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The U.S. Global Health Budget: Analysis of the Fiscal Year 2016 Budget Request

Overview

Figure 1: U.S. Global Health Funding, Request and Enacted, FY 2013‐FY 2016

The President’s Fiscal Year 2016 (FY16) budget request, which was released on February 2, 2015 and is a key step in the federal budget process, proposed $9.9 billion in specified funding for global health programs.1 If enacted by Congress, this would represent a decline from levels set in the FY15 Omnibus Appropriations bill (not including emergency funding for Ebola that was provided in the FY15 Omnibus bill2).3 In each of the past three fiscal years (FY13-FY15), however, Congress has approved higher funding levels for global health than those proposed in the President’s budget request (see Figure 1).4

In the FY16 request, the majority of U.S. global health funding is provided as a part of the international affairs budget, which includes programs at the U.S. Agency for International Development (USAID) and the Department of State.5 Despite the proposed decrease in in global health funding, the international affairs budget increased in the request.6 As a result, when measured as a share of the international affairs budget, global health would decline from 22% in FY15 to 18% in FY16 (see Table 1).

Figure 2: Global Health Programs (GHP) Account, FY 2001‐FY 2016 Request

Most of the global health budget ($8.2 billion) specified in the FY16 budget request is provided through the Global Health Programs (GHP) account at USAID and the State Department (see Figure 2). Within the GHP account, funding for tuberculosis (TB), neglected tropical diseases (NTDs), global health security (formerly pandemic influenza and emerging threats), nutrition, and vulnerable children would decline compared to FY15 enacted levels, while malaria, maternal and child health (MCH), and family planning and reproductive health (FP/RH) funding would increase (see Figure 3 and Table 2). Funding for bilateral HIV, through the President’s Emergency Plan for AIDS Relief (PEPFAR), would remain essentially flat. The base U.S. contribution to the Global Fund to Fight AIDS, Tuberculosis and Malaria (Global Fund) would decrease, although the State and Foreign Operations (SFOPs) Congressional Budget Justification (CBJ) states that this amount would fulfill the existing U.S. pledge to the Global Fund (see Global Fund section below). The proposed decrease for the Global Fund accounts for a significant share of the total decline in global health funding in the FY16 budget request.

Figure 3: Global Health Programs (GHP) Account, Funding Change by Sector, FY 2015–FY 2016 Request

When comparing the President’s budget requests over time, several trends emerge (see Table 3). For instance, looking at specific program areas, MCH is the only program with a proposed increase in each budget request over the period between FY13-FY16. During the same period, TB and the Global Fund are the only programs with a proposed decrease from the prior request; all other programs either increased or remained flat. More recently, proposed funding for all programs in the FY16 request matched the levels proposed in the FY15 request, with the exception of MCH, bilateral HIV, and the Global Fund (bilateral HIV and MCH increased, while the Global Fund decreased).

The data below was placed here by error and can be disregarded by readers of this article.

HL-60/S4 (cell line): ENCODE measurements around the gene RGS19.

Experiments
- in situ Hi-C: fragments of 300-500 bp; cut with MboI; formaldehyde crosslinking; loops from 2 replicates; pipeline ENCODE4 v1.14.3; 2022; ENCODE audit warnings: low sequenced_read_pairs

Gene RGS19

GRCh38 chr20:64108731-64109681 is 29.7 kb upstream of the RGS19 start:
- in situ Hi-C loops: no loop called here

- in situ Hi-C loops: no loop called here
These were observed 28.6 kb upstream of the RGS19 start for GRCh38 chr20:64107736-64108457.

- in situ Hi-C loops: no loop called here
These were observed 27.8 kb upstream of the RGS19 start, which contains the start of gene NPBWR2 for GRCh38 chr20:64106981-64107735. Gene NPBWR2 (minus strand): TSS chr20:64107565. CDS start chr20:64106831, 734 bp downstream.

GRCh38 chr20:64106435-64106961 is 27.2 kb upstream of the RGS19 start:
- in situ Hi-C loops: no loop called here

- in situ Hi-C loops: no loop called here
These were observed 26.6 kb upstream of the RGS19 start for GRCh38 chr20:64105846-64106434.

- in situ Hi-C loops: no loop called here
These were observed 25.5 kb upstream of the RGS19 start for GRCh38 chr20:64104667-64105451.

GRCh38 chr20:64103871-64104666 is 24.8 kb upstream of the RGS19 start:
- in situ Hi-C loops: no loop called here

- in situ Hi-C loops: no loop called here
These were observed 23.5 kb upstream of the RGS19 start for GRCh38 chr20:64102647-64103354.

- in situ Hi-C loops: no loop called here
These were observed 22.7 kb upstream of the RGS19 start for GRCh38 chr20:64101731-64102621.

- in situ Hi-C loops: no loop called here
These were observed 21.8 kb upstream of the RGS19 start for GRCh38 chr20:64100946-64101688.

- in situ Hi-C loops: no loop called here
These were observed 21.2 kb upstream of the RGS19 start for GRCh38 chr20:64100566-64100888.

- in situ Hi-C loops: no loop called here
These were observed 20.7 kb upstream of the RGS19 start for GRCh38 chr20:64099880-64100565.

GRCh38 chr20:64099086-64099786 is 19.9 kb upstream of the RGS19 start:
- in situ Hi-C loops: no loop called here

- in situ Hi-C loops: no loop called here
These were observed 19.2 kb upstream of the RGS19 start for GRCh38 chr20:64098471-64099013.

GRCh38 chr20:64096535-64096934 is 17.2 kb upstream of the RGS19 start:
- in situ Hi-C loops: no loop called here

It is important to note that total discretionary funding in the FY16 budget request, which includes global health, exceeds the estimated budget cap instituted by the Budget Control Act of 2011.7 Therefore, if Congress were to enact the President’s budget request, it would need to adjust the existing cap for FY16, which is essentially equal to the FY15 level. Congress will begin drafting appropriations legislation in the coming months; whether or not Congress provides a higher level of global health funding than proposed in the President’s request, either under an adjusted cap or the existing cap, is unknown.

Analysis of Global Health Programs

This section provides an overview of global health funding levels by program area as proposed in the FY16 budget request (unless otherwise stated, all comparisons are to FY15 enacted levels).

PEPFAR/Bilateral HIV

Figure 4: Global Health Programs (GHP) Account, By Sector, FY 2016 Request

PEPFAR’s bilateral HIV funding through the GHP account totaled $4,649.5 million ($330 million at USAID and $4,319.5 million at the State Department), remaining essentially flat compared to the FY15 enacted level. Bilateral HIV accounts for the largest share (57%) of any program area within the global health portfolio under the GHP account (see Figure 4). Included within this amount is funding for microbicides research ($45 million) and the U.S. contribution to the Joint United Nations Programme on HIV/AIDS (UNAIDS) ($45 million). The FY16 request also included $300 million for a new “PEPFAR Impact Fund,” which would be provided to countries that work “to realign their national HIV/AIDS programs to focus on the highest-burden areas and sites, leveraging improved site-level data.”